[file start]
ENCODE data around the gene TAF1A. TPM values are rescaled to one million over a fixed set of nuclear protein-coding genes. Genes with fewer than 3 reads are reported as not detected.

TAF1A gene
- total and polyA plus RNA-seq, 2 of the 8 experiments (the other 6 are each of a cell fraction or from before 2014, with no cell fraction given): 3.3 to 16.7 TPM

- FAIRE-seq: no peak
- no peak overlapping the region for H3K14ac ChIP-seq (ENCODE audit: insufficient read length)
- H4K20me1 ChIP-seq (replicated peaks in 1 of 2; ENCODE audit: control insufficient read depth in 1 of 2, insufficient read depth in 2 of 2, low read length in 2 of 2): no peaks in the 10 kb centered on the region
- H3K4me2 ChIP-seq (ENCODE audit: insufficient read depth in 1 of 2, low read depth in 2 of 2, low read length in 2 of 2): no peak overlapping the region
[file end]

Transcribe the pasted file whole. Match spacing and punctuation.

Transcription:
ENCODE data around the gene TAF1A. TPM values are rescaled to one million over a fixed set of nuclear protein-coding genes. Genes with fewer than 3 reads are reported as not detected.

TAF1A gene
- total and polyA plus RNA-seq, 2 of the 8 experiments (the other 6 are each of a cell fraction or from before 2014, with no cell fraction given): 3.3 to 16.7 TPM

- FAIRE-seq: no peak
- no peak overlapping the region for H3K14ac ChIP-seq (ENCODE audit: insufficient read length)
- H4K20me1 ChIP-seq (replicated peaks in 1 of 2; ENCODE audit: control insufficient read depth in 1 of 2, insufficient read depth in 2 of 2, low read length in 2 of 2): no peaks in the 10 kb centered on the region
- H3K4me2 ChIP-seq (ENCODE audit: insufficient read depth in 1 of 2, low read depth in 2 of 2, low read length in 2 of 2): no peak overlapping the region